Who scorn high caste, position, wealth and honor,
So far as they themselves may be concerned,
But they are anxious for their children’s fortune,
And so Siddhartha soon may change his views.
Suddhodana, the king: Let us be patient for a while yet longer.
Keep everything unpleasant out of sight,
Invite him merry company. Remove
His gloomy cousin Devadatta. He tries
To reach a state of bliss by fasts,
His very play is penance and contrition.
I leave you with this thought. Peace and Amituofo.
Note: According to lore, Buddha lost his mother either in childbirth or when he was a week old, and was raised by his aunt. So the queen in this play is his father’s wife or his aunt, but not this mother.
This is the second post in a series by yours truly meditating on the life of Buddha. The first is right here.
“All the commentaries have said that Buddha renounced the world. It is not true. The world simply fell away. It has ceased to have any meaning for him.” –– Osho
When Buddha saw it for what it is, when he saw death, sickness and old age, he became disenchanted by the world, and declared, “I cannot fool myself anymore.”
What made the prince declare he was “sick unto death” and drove him out of the palace of his father? What did he do next when he saw that “diamonds” were dust, as scriptures put it? Where did it all begin?
During the next few weeks, I’d like ––in short notes here–– to share some excerpts from literature on the life and teachings of the Buddha, Siddharta Guatama, and general comments on his life and teachings. In my view, some of Buddha’s thoughts are timeless and illuminating.
But before I do so, let me first dispel some stereotypes about Buddha.
And I ask you, while reading this, to please start with a clean slate and forget what the West has promoted about Buddhism. Forget the Dalai Lama, or even the highlighted practices that new age Buddhism has been associated with. Read this with an open heart.
Buddha was not, and is not, a God
He was not a god or deity per se, at least not in the traditional sense or in the way that people in this part of the world define the word “god”.
Budda was a human being, who was as lost and tortured by reality as many around us. He wanted to understand, and he left the familiar in search for meaning. He was a rich prince who had it all, including money, power, a wife and a small child, but one day “having seen everything, and found nothing,” he simply turned inward. He abandoned his life and riches, and the palace of his father, and went on a long journey that ended with him “reaching enlightenment.”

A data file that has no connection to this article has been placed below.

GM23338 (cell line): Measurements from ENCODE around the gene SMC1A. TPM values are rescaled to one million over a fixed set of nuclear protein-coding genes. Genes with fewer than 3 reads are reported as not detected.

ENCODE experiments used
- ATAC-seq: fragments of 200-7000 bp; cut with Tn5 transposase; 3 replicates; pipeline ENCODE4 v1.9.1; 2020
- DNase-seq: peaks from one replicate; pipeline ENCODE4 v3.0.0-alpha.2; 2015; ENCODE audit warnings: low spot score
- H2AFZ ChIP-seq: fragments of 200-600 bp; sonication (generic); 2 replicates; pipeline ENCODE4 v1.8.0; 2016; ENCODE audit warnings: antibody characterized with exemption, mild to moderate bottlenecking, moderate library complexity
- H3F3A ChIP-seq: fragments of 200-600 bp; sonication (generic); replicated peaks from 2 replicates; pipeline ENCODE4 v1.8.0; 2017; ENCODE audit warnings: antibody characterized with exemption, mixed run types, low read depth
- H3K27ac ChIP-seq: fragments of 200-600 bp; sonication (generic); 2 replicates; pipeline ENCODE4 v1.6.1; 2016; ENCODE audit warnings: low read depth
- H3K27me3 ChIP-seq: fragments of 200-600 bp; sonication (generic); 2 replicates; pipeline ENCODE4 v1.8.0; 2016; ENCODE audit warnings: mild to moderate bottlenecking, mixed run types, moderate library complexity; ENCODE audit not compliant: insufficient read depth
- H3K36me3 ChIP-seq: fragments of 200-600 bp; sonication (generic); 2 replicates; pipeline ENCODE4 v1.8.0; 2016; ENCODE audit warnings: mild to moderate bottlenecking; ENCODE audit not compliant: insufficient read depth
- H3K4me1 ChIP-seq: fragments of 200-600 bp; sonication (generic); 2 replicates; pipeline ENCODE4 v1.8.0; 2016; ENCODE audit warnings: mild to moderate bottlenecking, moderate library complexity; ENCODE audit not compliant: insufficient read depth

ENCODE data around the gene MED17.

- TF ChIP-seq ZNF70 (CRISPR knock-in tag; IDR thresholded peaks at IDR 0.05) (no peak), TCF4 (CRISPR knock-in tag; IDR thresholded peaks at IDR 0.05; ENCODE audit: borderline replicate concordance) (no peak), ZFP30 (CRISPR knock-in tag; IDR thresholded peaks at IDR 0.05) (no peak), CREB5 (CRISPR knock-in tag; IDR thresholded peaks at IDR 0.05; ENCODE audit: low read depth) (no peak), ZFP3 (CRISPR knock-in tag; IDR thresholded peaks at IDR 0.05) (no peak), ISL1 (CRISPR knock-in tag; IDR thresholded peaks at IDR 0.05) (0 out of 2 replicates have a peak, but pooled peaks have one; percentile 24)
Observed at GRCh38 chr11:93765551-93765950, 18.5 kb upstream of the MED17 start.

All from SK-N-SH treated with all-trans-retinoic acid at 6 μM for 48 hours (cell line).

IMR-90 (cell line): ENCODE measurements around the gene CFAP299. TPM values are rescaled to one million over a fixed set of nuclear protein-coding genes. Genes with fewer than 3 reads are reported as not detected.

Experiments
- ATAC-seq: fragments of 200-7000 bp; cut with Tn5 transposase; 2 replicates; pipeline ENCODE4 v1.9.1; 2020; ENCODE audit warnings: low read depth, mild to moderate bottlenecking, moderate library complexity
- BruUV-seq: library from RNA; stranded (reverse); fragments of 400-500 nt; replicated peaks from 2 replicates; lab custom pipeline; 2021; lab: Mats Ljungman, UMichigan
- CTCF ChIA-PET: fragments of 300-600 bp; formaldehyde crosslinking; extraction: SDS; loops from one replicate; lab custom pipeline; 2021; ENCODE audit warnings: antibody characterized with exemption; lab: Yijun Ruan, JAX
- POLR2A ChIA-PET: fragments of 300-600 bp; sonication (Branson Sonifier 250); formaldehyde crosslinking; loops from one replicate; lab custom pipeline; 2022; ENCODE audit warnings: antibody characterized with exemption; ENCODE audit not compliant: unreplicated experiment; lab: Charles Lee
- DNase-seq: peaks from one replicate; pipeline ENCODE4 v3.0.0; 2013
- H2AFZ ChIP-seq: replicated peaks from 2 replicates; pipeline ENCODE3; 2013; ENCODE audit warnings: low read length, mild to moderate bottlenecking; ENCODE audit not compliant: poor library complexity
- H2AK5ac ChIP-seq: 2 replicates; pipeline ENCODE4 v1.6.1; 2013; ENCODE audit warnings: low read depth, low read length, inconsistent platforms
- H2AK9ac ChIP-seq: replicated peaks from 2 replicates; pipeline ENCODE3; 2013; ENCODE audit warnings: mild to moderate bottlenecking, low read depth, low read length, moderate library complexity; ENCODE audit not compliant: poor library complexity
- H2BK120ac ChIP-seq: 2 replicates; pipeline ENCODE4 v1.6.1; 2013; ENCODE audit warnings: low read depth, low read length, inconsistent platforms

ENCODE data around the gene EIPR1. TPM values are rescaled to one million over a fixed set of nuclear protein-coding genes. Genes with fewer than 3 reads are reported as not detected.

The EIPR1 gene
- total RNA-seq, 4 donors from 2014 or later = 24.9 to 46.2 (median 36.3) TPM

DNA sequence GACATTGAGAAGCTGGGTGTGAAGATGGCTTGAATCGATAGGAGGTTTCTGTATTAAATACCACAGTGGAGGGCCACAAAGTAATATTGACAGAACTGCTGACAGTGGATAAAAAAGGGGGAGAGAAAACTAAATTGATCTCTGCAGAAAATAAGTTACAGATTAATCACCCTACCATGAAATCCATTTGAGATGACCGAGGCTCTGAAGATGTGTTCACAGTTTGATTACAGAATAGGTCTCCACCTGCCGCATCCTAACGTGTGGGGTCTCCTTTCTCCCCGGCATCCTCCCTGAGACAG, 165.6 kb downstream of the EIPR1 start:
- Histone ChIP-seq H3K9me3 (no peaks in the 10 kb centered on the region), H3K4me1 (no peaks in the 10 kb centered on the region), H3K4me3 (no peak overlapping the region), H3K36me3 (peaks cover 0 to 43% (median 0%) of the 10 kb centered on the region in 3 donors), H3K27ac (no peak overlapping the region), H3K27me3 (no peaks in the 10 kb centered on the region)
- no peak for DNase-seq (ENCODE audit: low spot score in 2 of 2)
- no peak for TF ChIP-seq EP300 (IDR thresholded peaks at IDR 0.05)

Or rather began with that.
He returned to the house of his father years later, a different man, and then continued speaking to whoever would listen about his experience. He lived a simple life after. His own father and wife became part of his following. Buddha was not a god, he was a prince, a warrior, a swordsman, and one of the best archers of his time, then a monk and a seeker. He was a son, a cousin, a neighbor, a brother, a husband, a father, a teacher and finally an inspiration to those around him.
What is enlightenment?
In the Buddhist tradition, enlightenment is an act of self-destruction and annihilation at its core, its aim is to reach a state of emptiness, and reception of the truth. Buddhism does not define truth, but alludes to it. In its heart of hearts, it has very few absolutes if any.
Enlightenment is returning to the state of godliness –– what some mystics and Sufis call unity, or merging with the divine, becoming one with it, to the point when the seeker is not distinguishable for what he or she seeks. And from there, the idea of Buddha becoming a “god” has emerged; in the end it’s nothing beyond the idea of Buddha attaining a state of transcendence.
But again, Siddharta [the Buddha that we know] is not unique in that. Buddhism believes that this state of enlightenment ––absolute sight, reaching a knowing, becoming a mirror that reflects truth–– can be reached by anyone. Everyone has the potential, but few of course reach this level of purity, and so they’re revered as ‘super beings.’
Perhaps the term god, in our books, is not the best way to describe the experience, because we use it exclusively to refer to the Creator or the Higher Intelligence that governs the Universe. And in this respect and translating this state into our terms, Buddha, even by Buddhists standard, is not a god, but a human being that saw what others have not yet seen, but which could come to see if they take the path. His state would be similar to what Sufis would refer to as ‘3aref’ or ‘3arefeen.’
In fact, in Sanskrit, buddha is a general term that refers to the enlightened among humans, whoever they are, and Buddha, capitalized, usually refers to the most famous of those, the enlightened prince Siddharta Guatama, the subject of this post.
Buddhism is not a religion